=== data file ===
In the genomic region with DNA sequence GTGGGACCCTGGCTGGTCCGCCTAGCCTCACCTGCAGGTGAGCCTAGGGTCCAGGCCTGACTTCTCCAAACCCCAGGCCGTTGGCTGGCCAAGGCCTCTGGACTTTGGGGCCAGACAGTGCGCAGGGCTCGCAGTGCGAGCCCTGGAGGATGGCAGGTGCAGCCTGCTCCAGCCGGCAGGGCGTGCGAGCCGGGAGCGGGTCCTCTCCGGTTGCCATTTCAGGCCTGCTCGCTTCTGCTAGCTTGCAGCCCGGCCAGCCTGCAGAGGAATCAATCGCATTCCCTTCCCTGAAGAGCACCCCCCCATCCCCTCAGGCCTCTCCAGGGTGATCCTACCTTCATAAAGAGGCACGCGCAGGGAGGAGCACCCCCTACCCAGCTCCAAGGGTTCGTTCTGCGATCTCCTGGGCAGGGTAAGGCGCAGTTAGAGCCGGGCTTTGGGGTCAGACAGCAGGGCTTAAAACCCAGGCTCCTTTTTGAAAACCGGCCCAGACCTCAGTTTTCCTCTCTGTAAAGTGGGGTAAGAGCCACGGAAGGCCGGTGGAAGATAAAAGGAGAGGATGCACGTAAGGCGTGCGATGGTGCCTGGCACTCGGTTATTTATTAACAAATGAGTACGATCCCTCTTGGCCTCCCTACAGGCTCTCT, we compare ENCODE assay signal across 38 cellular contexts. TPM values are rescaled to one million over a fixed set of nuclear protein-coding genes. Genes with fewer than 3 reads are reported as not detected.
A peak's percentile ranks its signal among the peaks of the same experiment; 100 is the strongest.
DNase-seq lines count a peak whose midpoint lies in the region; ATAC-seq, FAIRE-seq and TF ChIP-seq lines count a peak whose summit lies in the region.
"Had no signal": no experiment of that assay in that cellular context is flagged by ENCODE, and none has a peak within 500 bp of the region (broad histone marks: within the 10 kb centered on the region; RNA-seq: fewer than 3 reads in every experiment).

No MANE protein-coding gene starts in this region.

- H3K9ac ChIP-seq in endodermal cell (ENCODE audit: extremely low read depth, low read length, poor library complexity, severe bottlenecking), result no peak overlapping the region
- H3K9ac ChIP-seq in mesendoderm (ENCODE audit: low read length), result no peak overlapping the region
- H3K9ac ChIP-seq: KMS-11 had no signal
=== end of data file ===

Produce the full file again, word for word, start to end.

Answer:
In the genomic region with DNA sequence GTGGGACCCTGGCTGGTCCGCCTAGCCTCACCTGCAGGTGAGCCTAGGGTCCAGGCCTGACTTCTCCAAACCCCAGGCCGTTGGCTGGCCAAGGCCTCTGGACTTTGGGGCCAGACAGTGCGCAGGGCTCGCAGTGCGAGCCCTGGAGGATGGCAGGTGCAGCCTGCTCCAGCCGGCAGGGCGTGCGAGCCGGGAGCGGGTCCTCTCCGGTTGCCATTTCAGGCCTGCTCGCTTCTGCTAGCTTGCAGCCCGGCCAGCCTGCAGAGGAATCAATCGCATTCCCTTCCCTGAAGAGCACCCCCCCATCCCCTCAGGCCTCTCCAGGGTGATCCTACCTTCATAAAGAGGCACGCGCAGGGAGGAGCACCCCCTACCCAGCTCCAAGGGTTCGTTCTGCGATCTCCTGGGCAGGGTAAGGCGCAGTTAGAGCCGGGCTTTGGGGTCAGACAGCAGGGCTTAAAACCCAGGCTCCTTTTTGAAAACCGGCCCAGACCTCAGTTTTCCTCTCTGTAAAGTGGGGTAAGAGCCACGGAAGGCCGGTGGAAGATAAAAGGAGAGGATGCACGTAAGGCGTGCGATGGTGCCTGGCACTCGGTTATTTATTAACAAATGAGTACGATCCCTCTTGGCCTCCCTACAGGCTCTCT, we compare ENCODE assay signal across 38 cellular contexts. TPM values are rescaled to one million over a fixed set of nuclear protein-coding genes. Genes with fewer than 3 reads are reported as not detected.
A peak's percentile ranks its signal among the peaks of the same experiment; 100 is the strongest.
DNase-seq lines count a peak whose midpoint lies in the region; ATAC-seq, FAIRE-seq and TF ChIP-seq lines count a peak whose summit lies in the region.
"Had no signal": no experiment of that assay in that cellular context is flagged by ENCODE, and none has a peak within 500 bp of the region (broad histone marks: within the 10 kb centered on the region; RNA-seq: fewer than 3 reads in every experiment).

No MANE protein-coding gene starts in this region.

- H3K9ac ChIP-seq in endodermal cell (ENCODE audit: extremely low read depth, low read length, poor library complexity, severe bottlenecking), result no peak overlapping the region
- H3K9ac ChIP-seq in mesendoderm (ENCODE audit: low read length), result no peak overlapping the region
- H3K9ac ChIP-seq: KMS-11 had no signal